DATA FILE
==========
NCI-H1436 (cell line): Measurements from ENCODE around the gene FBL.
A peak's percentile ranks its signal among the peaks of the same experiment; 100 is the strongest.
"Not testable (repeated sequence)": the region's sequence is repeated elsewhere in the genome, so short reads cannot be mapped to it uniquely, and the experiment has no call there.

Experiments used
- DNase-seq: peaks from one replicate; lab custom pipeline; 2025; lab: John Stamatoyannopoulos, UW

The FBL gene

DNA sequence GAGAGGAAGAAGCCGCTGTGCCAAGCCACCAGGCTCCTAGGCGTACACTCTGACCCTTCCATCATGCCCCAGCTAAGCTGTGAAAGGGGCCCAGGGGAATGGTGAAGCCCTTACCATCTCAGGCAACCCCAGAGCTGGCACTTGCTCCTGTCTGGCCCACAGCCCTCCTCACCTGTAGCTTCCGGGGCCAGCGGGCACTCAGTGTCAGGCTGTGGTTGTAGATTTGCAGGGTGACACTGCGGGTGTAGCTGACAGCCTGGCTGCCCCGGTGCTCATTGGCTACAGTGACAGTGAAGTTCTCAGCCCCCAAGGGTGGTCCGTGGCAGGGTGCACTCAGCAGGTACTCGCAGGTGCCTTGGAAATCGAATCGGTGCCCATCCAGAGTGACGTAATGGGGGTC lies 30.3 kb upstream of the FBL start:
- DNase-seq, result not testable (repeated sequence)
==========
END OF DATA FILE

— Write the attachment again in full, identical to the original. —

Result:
NCI-H1436 (cell line): Measurements from ENCODE around the gene FBL.
A peak's percentile ranks its signal among the peaks of the same experiment; 100 is the strongest.
"Not testable (repeated sequence)": the region's sequence is repeated elsewhere in the genome, so short reads cannot be mapped to it uniquely, and the experiment has no call there.

Experiments used
- DNase-seq: peaks from one replicate; lab custom pipeline; 2025; lab: John Stamatoyannopoulos, UW

The FBL gene

DNA sequence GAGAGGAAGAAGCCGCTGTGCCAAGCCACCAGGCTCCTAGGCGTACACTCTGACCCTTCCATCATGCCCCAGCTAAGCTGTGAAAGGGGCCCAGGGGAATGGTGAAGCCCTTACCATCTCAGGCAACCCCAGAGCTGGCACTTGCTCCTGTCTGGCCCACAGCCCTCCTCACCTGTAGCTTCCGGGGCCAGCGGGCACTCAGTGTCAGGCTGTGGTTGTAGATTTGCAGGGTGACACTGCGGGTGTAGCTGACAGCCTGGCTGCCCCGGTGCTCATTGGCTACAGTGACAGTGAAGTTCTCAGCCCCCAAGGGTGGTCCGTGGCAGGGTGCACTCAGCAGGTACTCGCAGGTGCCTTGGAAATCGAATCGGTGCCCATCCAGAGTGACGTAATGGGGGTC lies 30.3 kb upstream of the FBL start:
- DNase-seq, result not testable (repeated sequence)